Dieter did some digging over at PreCentral.net and goes through how Palm re-hacked the iTunes sync. It looks pretty much like what we figured. Palm is spoofing the Apple USB Vendor ID so as to present as an iPod. This is one step deeper than last time, where they still ID'd themselves as a Pre. In a further display of chutzpah, while violating the prohibition against misuse of USB vendor IDs themselves, Palm has filed a complaint against "another company" (we're guessing Apple) for improper use of same.

So let's follow the logic here. Palm is seemingly objecting to Apple using the USB vendor ID to filter out non-Apple devices. Palm doesn't feel that filtering is in keeping with the openness of the USB standard.

What's the alternative, however? For Apple to maintain control over their own software by putting an authentication chip in every iPod/iPhone that handshakes with iTunes before syncing? Or to agree to freely license iTunes interoperability to every device maker on the planet?

That iTunes has achieved a high enough market penetration to be considered a platform, and that scripts for iTunes could be considered "software" on that platform is certainly a legitimate point of view. However, Apple historically takes advantage of only writing software for their own hardware, which means they can change things whenever they want without worrying about breaking third party hardware. Opening up iTunes brings headaches for Apple.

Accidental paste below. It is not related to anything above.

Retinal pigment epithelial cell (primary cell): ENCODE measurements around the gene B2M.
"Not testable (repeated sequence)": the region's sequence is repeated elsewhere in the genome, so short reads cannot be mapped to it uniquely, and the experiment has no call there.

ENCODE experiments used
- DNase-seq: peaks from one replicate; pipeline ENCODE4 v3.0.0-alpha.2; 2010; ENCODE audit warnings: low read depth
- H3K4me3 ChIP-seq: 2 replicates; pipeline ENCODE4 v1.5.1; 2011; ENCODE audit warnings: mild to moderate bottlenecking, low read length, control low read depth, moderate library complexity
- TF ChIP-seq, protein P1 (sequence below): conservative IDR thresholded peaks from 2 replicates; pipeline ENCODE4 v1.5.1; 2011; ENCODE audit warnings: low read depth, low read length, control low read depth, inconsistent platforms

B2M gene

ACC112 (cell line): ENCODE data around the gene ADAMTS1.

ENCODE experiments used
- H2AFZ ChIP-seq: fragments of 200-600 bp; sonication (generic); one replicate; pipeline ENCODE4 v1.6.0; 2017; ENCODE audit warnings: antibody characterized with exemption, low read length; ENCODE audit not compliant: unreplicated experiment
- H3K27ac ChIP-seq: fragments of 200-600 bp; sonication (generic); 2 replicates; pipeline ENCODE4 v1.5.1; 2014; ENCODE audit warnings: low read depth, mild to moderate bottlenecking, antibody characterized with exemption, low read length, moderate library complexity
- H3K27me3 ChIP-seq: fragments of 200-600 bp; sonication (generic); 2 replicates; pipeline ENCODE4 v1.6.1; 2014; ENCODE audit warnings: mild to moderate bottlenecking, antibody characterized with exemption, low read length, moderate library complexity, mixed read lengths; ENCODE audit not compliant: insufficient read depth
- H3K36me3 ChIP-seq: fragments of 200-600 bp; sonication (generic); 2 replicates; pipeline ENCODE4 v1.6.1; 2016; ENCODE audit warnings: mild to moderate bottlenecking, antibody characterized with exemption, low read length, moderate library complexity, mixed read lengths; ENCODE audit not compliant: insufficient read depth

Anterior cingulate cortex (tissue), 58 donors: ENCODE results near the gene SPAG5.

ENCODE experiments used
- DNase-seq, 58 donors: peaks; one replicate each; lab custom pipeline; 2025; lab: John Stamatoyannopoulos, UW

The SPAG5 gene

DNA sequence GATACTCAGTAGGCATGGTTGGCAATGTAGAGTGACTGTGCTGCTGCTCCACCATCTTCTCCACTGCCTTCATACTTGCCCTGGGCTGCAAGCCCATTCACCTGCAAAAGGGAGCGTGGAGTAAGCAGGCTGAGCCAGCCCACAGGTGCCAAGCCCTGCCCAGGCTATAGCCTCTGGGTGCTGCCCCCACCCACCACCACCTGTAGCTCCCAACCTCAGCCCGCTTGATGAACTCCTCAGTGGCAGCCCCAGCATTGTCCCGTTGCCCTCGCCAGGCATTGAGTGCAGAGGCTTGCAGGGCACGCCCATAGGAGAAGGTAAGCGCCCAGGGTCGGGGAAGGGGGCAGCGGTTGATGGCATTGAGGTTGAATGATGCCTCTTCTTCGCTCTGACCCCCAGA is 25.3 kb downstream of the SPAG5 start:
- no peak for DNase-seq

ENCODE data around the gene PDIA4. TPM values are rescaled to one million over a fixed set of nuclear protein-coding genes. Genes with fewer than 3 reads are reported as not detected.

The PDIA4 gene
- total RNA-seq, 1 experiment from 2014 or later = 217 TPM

For Palm, we still find it an odd fight to pick. Is it really what Palm wants to spend their time -- and Elevation Partner's -- money on.

webOS was supposed to be a next-generation platform in its own right, something not tied down with a desktop heritage like Apple. Palm, arguably more than even Google in the mobile space at the time, made a point to talk about the cloud, not the desktop -- Synergy, not some USB tether, is how it manages personal information.

And yet they're fixated on iTunes desktop, something even Apple has left entirely behind on iPhone 3.0 except for firmware updates and third-party media transfer.

We'll say it again -- iTunes. Desktop. From a cloud-focused company?

We've already given our theory -- Palm's Apple heritage, Jon Rubinstein's desire to stretch beyond Steve Jobs' shadow, and the press fallout are more important to Palm than webOS or its users. Still, we can't help thinking of the end of Batman Begins...

Palm broke into iTunes. Apple dressed up in the Batsuit and shut them down. Now Palm's got the white warpaint and crazy-wide smile on, and have just flipped over the Joker card.